This lesson examines belly dance music, performed by Lebanese-American musician George Abdo, an example of music in Arab American communities during the 1970s. Students will learn about Middle Eastern music, its transformations in the United States, and basic forms of belly dance movement.
Suggested Grade Levels: 6-8, 9-12
Country: United States
Region: East Coast
Culture Group: Arab American
Instruments: Voice, body percussion (optional: cymbals, pitched instruments)
Co-Curricular Areas: Dance, Social Studies, History
National Standards: 1, 2, 5, 6, 8, 9
Prerequisites: For Lesson Segments 2 and 3, some ability to read western musical notation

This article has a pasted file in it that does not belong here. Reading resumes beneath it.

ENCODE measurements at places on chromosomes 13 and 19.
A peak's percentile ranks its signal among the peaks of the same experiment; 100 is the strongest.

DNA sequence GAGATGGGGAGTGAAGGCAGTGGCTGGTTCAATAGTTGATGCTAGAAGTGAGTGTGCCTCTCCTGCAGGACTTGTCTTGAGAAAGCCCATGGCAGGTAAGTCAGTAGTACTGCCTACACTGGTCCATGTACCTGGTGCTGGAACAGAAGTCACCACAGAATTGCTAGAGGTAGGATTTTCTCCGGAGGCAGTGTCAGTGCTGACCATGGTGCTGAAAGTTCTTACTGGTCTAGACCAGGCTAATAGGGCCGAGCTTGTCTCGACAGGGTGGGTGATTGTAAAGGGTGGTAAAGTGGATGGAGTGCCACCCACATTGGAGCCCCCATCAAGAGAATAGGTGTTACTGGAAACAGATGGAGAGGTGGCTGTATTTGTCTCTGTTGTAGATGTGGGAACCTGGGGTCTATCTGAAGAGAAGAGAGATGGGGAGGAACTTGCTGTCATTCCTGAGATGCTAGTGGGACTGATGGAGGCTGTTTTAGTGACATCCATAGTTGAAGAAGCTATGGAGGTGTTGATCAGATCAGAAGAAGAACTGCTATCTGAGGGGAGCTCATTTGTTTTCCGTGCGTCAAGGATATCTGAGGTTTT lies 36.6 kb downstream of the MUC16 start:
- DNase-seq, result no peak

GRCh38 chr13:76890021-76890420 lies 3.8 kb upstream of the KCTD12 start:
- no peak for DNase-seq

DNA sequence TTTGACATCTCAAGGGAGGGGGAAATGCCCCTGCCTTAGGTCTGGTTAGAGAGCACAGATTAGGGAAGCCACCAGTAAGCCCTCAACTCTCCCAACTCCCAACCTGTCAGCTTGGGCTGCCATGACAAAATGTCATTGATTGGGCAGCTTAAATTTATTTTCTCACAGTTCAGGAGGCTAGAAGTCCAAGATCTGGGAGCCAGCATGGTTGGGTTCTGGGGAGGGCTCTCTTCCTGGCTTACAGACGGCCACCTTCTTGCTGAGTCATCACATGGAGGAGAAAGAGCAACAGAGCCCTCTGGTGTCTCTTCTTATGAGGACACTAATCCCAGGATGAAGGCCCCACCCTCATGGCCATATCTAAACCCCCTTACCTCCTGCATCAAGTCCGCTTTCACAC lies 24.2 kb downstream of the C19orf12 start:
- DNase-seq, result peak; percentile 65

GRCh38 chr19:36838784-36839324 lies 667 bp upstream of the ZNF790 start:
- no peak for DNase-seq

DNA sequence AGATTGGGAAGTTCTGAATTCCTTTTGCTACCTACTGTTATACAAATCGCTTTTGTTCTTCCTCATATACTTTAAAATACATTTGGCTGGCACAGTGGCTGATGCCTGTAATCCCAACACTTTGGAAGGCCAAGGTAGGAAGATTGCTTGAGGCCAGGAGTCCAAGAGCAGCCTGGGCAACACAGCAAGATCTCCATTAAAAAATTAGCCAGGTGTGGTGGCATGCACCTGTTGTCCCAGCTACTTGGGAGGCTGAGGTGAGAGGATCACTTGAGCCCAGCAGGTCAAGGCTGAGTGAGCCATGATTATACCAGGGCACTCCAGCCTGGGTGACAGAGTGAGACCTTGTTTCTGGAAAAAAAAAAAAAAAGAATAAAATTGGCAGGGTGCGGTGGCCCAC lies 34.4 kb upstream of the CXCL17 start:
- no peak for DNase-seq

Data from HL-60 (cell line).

- Listening to music
- Learning about Arab people and music in the United States
- Identifying instruments in Arab American music
- Singing or performing on instruments, rhythms and pitch material
- Practicing basic movements of belly dance choreography in relationship to rhythm
- “Belly Dance!: The Best of George Abdo and His Flames of Araby Orchestra,” 2002 Smithsonian Folkways Recordings
“Raks Araby (Arabic Dance)”
from Belly Dance!: The Best of George Abdo and His Flames of Araby Orchestra (2002) | SFW40458
“Allah, ya Lubnan (God, My Beautiful Lebanon)”
“Raks el Malek (Dance for the King)”
- What is Arab American Music? (National Standards 6, 8, 9)
- Instruments and Scales (National Standards 1, 2, 5, 6, 9)
- Rhythms (National Standards 2, 5, 6, 9)
- Introducing Belly Dance Movements (National Standards 6, 8, 9)
1. What is Arab American Music?
- Play “Raks Araby” (Arabic Dance)
- Ask students where they think this music comes from. If they guess that it is from the Middle East, have them explain what elements sound Middle Eastern to them.